How do you decide what to build?
This to me is the heart of product management. You may have said a lot of great things, but if you don’t have a great answer to this question, we are done. There are lots of good answers. But I’m looking for a mix of things. First and foremost, have you put thought into this. If you just ramble off an unrelated list of things, we are done. Second, I want to understand how you balance all the competing inputs: user feedback, business needs, the CEO’s pet feature, engineering favorites, time to build, cost, market needs, and so on.
This is a great question for gauging how well someone understands the business context in which they work and the market in which their product sits. It’s also a good measure of critical thinking. If you want to move on to an in-person interview, you better nail this one.
Tell me about how you interact with customers / users?
If we’ve gotten this far and you haven’t talked about being the voice of the customer, getting out and talking to users, doing any type of user research, I’m already concerned. This is your last chance to convince me you can be the voice of the customer.
If throughout the call, you’ve been talking about this all along, then we are in good shape. Now I want to dive into the details. Do you know how to find users or does someone do that for you? Do you know how to ask questions that aren’t leading? Do you share the research with the rest of your team? Are you able to turn your learnings into actionable next steps?
I know that not all companies take advantage of user research, not everyone has the luxury of usability testing studios, or time to do in-depth user interviews. I get it. I’m not expecting a perfect process. But I do want to see that customer / user interaction is something that you value.
I once interviewed someone who worked at a company that thought user research was a waste of time. She had zero budget and worked in an Agile environment. She struggled to get requirements out ahead of her engineers. And yet, when I asked her this question she told me all of these constraints. But she didn’t stop there. She was working on a shopping mobile app and she told me about how during her lunch break she went to her local mall and asked people to try it out. It didn’t cost anything. It didn’t take very much time. It wasn’t perfect. But it was much better than nothing. Be that person. Find a way.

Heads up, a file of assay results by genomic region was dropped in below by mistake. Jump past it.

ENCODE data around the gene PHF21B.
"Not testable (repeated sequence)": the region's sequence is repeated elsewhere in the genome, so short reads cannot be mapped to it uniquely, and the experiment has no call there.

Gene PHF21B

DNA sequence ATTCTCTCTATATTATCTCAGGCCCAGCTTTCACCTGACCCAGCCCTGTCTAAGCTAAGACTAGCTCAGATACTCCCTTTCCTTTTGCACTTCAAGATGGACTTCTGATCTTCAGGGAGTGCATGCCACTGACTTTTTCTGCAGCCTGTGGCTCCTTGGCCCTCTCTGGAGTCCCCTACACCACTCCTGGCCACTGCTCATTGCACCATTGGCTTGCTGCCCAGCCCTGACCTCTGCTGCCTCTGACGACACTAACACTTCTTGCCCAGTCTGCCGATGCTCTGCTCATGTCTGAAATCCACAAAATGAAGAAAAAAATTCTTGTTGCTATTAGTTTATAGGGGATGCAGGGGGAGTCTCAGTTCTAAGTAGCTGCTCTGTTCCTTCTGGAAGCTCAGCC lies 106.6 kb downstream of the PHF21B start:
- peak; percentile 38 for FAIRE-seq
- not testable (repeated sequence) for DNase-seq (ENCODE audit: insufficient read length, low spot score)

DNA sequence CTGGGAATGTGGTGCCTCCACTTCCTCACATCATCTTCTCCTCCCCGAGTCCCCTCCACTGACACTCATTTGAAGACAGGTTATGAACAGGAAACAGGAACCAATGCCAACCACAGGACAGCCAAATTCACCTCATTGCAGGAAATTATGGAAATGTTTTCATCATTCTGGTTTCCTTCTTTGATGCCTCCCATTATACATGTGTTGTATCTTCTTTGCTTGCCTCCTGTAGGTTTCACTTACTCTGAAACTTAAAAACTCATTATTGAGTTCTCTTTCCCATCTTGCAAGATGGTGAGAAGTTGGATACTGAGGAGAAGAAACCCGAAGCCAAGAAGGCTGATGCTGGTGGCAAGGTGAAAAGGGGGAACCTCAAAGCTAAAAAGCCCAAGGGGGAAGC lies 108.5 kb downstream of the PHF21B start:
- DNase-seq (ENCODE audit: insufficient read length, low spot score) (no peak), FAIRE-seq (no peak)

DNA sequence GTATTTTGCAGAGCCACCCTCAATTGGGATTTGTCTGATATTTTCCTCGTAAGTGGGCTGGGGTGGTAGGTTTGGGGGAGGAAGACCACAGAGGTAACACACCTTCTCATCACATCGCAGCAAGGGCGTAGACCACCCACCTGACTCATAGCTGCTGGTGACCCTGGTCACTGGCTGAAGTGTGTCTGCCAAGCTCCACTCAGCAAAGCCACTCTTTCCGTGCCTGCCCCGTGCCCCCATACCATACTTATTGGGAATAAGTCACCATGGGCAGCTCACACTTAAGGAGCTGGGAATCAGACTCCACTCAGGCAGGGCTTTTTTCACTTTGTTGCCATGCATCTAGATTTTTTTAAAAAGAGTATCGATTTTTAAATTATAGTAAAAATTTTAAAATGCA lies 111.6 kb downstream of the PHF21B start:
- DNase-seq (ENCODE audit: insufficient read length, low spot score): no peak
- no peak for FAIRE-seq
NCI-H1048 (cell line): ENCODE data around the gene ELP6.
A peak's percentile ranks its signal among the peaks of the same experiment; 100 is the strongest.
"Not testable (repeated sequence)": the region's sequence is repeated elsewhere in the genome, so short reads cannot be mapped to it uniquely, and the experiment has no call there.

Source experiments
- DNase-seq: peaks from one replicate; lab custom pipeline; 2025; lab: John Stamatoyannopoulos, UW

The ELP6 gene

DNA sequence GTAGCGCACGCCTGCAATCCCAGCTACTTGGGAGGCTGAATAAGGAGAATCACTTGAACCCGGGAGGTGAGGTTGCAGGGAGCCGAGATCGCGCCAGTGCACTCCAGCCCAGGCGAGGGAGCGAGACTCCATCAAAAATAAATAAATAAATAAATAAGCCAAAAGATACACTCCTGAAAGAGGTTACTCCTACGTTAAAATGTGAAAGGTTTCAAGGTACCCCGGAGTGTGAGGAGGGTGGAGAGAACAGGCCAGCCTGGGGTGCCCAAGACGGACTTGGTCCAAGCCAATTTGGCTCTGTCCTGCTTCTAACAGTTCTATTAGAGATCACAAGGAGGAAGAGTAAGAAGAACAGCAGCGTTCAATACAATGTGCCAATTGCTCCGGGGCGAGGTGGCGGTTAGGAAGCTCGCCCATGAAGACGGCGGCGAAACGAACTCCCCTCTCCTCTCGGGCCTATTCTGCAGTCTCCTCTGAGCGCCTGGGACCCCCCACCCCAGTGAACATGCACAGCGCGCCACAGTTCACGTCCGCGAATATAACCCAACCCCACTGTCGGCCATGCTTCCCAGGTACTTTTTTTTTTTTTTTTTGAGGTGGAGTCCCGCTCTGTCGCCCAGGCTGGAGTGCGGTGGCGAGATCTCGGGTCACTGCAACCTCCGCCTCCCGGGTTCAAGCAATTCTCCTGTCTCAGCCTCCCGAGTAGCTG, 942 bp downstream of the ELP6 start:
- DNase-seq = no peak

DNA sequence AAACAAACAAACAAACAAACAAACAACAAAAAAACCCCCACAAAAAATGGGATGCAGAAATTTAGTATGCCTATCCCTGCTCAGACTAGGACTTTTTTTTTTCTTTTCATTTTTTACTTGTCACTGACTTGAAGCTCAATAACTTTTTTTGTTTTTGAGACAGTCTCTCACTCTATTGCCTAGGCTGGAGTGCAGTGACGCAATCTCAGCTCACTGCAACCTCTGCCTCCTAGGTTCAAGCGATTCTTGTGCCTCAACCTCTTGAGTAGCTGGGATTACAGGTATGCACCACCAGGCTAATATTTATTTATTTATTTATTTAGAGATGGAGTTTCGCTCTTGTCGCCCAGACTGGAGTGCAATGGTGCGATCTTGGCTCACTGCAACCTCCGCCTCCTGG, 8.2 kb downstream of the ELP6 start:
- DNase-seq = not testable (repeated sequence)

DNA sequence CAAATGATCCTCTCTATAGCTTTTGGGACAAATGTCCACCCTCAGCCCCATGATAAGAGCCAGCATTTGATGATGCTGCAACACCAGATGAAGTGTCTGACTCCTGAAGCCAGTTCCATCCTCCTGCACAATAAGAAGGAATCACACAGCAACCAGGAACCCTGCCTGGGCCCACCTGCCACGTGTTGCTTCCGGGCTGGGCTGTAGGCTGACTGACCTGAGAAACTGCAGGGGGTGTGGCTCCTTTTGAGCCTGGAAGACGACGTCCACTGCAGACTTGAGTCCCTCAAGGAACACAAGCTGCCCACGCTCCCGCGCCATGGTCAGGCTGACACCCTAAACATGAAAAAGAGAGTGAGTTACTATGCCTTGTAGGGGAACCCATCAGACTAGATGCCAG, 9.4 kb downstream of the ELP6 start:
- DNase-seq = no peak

So now what?
If you are looking for a product manager role, I’d recommend knowing how to answer all these questions. It will make you stand out. I have found that very few candidates have thought about how they do their craft. And remember, even if you nail all these questions, you still might not be the right fit. It doesn’t mean you aren’t any good. There are all types of product managers, it might just mean you weren’t a good fit for that particular role.
For those of you who have hired product folks before, how does this resonate? Do you have other key go-to questions that you ask to screen candidates? I’d love to hear about them in the comments.